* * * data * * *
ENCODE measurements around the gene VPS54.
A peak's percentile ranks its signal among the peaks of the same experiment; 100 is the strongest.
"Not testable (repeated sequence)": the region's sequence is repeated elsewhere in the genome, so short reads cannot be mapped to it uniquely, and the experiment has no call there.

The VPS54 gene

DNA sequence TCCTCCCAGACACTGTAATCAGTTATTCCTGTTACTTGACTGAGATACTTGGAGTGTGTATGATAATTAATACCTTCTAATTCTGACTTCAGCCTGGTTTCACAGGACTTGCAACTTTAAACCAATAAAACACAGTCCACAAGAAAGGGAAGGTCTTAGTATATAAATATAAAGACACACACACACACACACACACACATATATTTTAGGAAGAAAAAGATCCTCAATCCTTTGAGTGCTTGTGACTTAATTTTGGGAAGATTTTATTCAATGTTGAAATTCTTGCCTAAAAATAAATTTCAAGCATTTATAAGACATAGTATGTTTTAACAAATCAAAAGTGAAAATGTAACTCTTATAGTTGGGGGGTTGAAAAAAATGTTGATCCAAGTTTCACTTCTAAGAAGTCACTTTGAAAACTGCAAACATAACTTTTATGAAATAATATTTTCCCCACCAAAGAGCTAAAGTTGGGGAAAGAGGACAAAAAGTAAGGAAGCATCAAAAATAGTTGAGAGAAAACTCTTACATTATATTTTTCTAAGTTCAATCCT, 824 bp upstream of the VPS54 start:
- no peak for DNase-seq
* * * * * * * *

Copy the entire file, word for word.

ENCODE measurements around the gene VPS54.
A peak's percentile ranks its signal among the peaks of the same experiment; 100 is the strongest.
"Not testable (repeated sequence)": the region's sequence is repeated elsewhere in the genome, so short reads cannot be mapped to it uniquely, and the experiment has no call there.

The VPS54 gene

DNA sequence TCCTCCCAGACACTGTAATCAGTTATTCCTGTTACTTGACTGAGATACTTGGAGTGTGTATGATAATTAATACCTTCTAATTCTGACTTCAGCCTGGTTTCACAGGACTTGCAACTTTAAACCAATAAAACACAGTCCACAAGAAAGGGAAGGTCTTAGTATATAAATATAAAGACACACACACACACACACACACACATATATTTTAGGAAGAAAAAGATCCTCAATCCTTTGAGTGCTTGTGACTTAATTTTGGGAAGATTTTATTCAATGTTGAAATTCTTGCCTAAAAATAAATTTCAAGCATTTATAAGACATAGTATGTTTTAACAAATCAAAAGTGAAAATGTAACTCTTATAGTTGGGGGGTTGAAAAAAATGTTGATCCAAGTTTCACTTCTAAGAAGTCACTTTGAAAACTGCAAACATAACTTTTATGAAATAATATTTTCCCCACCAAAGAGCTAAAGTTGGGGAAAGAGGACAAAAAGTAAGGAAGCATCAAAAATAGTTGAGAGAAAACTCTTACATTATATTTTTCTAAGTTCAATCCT, 824 bp upstream of the VPS54 start:
- no peak for DNase-seq